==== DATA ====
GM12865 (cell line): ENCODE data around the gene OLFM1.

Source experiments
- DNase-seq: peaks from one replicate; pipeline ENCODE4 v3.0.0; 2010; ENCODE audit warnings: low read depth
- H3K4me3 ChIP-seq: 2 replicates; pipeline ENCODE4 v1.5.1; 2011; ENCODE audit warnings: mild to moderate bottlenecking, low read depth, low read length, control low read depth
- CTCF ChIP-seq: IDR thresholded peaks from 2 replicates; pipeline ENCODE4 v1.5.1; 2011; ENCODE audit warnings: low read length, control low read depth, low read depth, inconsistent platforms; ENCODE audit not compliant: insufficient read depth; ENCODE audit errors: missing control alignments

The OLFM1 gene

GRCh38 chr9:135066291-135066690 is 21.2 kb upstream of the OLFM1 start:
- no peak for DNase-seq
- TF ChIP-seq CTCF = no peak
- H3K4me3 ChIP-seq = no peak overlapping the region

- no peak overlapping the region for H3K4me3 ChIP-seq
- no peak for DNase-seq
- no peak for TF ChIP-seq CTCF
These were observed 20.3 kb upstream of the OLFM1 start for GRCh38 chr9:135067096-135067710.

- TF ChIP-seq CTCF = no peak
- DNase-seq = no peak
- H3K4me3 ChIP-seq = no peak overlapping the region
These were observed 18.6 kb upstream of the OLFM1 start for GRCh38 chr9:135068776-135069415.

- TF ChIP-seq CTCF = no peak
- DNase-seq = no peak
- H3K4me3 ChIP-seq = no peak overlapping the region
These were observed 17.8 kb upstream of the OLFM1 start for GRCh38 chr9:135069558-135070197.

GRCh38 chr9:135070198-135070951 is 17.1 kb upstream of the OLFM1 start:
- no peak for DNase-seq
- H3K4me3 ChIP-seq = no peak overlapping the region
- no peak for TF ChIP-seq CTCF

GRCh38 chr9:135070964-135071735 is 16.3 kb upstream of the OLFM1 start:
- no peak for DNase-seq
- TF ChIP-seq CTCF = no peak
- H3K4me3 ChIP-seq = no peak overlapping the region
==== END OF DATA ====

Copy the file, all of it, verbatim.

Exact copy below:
GM12865 (cell line): ENCODE data around the gene OLFM1.

Source experiments
- DNase-seq: peaks from one replicate; pipeline ENCODE4 v3.0.0; 2010; ENCODE audit warnings: low read depth
- H3K4me3 ChIP-seq: 2 replicates; pipeline ENCODE4 v1.5.1; 2011; ENCODE audit warnings: mild to moderate bottlenecking, low read depth, low read length, control low read depth
- CTCF ChIP-seq: IDR thresholded peaks from 2 replicates; pipeline ENCODE4 v1.5.1; 2011; ENCODE audit warnings: low read length, control low read depth, low read depth, inconsistent platforms; ENCODE audit not compliant: insufficient read depth; ENCODE audit errors: missing control alignments

The OLFM1 gene

GRCh38 chr9:135066291-135066690 is 21.2 kb upstream of the OLFM1 start:
- no peak for DNase-seq
- TF ChIP-seq CTCF = no peak
- H3K4me3 ChIP-seq = no peak overlapping the region

- no peak overlapping the region for H3K4me3 ChIP-seq
- no peak for DNase-seq
- no peak for TF ChIP-seq CTCF
These were observed 20.3 kb upstream of the OLFM1 start for GRCh38 chr9:135067096-135067710.

- TF ChIP-seq CTCF = no peak
- DNase-seq = no peak
- H3K4me3 ChIP-seq = no peak overlapping the region
These were observed 18.6 kb upstream of the OLFM1 start for GRCh38 chr9:135068776-135069415.

- TF ChIP-seq CTCF = no peak
- DNase-seq = no peak
- H3K4me3 ChIP-seq = no peak overlapping the region
These were observed 17.8 kb upstream of the OLFM1 start for GRCh38 chr9:135069558-135070197.

GRCh38 chr9:135070198-135070951 is 17.1 kb upstream of the OLFM1 start:
- no peak for DNase-seq
- H3K4me3 ChIP-seq = no peak overlapping the region
- no peak for TF ChIP-seq CTCF

GRCh38 chr9:135070964-135071735 is 16.3 kb upstream of the OLFM1 start:
- no peak for DNase-seq
- TF ChIP-seq CTCF = no peak
- H3K4me3 ChIP-seq = no peak overlapping the region